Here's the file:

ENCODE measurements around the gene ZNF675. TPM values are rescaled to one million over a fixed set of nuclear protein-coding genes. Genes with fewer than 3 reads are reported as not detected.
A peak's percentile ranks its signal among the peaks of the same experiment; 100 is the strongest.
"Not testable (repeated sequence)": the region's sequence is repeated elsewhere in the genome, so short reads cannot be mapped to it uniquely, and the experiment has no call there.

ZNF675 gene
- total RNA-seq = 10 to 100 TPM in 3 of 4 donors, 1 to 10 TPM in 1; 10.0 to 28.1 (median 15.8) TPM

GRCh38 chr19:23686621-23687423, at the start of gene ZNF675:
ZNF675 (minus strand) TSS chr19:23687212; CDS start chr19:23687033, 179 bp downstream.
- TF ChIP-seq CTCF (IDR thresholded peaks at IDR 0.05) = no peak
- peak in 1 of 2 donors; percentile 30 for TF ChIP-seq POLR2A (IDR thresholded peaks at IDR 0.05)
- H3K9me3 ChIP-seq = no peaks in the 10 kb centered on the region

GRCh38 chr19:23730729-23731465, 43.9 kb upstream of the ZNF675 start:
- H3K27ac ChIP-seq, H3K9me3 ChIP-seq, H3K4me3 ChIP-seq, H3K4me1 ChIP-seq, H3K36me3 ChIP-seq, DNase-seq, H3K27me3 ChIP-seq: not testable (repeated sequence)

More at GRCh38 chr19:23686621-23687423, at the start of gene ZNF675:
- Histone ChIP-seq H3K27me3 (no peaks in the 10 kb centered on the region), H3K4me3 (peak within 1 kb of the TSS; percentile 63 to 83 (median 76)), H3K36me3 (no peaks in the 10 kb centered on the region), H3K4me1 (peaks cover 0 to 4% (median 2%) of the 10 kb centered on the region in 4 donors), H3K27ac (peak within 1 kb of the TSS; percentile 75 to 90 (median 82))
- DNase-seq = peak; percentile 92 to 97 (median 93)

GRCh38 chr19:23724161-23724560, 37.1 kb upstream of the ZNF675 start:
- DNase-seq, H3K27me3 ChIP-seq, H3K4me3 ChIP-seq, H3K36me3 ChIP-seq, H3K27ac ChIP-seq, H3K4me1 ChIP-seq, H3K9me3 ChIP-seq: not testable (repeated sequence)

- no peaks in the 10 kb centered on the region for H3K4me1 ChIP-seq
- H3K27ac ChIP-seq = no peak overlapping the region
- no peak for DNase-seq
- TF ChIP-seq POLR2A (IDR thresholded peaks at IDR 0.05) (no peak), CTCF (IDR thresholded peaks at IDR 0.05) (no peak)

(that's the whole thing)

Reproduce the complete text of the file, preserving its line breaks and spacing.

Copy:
ENCODE measurements around the gene ZNF675. TPM values are rescaled to one million over a fixed set of nuclear protein-coding genes. Genes with fewer than 3 reads are reported as not detected.
A peak's percentile ranks its signal among the peaks of the same experiment; 100 is the strongest.
"Not testable (repeated sequence)": the region's sequence is repeated elsewhere in the genome, so short reads cannot be mapped to it uniquely, and the experiment has no call there.

ZNF675 gene
- total RNA-seq = 10 to 100 TPM in 3 of 4 donors, 1 to 10 TPM in 1; 10.0 to 28.1 (median 15.8) TPM

GRCh38 chr19:23686621-23687423, at the start of gene ZNF675:
ZNF675 (minus strand) TSS chr19:23687212; CDS start chr19:23687033, 179 bp downstream.
- TF ChIP-seq CTCF (IDR thresholded peaks at IDR 0.05) = no peak
- peak in 1 of 2 donors; percentile 30 for TF ChIP-seq POLR2A (IDR thresholded peaks at IDR 0.05)
- H3K9me3 ChIP-seq = no peaks in the 10 kb centered on the region

GRCh38 chr19:23730729-23731465, 43.9 kb upstream of the ZNF675 start:
- H3K27ac ChIP-seq, H3K9me3 ChIP-seq, H3K4me3 ChIP-seq, H3K4me1 ChIP-seq, H3K36me3 ChIP-seq, DNase-seq, H3K27me3 ChIP-seq: not testable (repeated sequence)

More at GRCh38 chr19:23686621-23687423, at the start of gene ZNF675:
- Histone ChIP-seq H3K27me3 (no peaks in the 10 kb centered on the region), H3K4me3 (peak within 1 kb of the TSS; percentile 63 to 83 (median 76)), H3K36me3 (no peaks in the 10 kb centered on the region), H3K4me1 (peaks cover 0 to 4% (median 2%) of the 10 kb centered on the region in 4 donors), H3K27ac (peak within 1 kb of the TSS; percentile 75 to 90 (median 82))
- DNase-seq = peak; percentile 92 to 97 (median 93)

GRCh38 chr19:23724161-23724560, 37.1 kb upstream of the ZNF675 start:
- DNase-seq, H3K27me3 ChIP-seq, H3K4me3 ChIP-seq, H3K36me3 ChIP-seq, H3K27ac ChIP-seq, H3K4me1 ChIP-seq, H3K9me3 ChIP-seq: not testable (repeated sequence)

- no peaks in the 10 kb centered on the region for H3K4me1 ChIP-seq
- H3K27ac ChIP-seq = no peak overlapping the region
- no peak for DNase-seq
- TF ChIP-seq POLR2A (IDR thresholded peaks at IDR 0.05) (no peak), CTCF (IDR thresholded peaks at IDR 0.05) (no peak)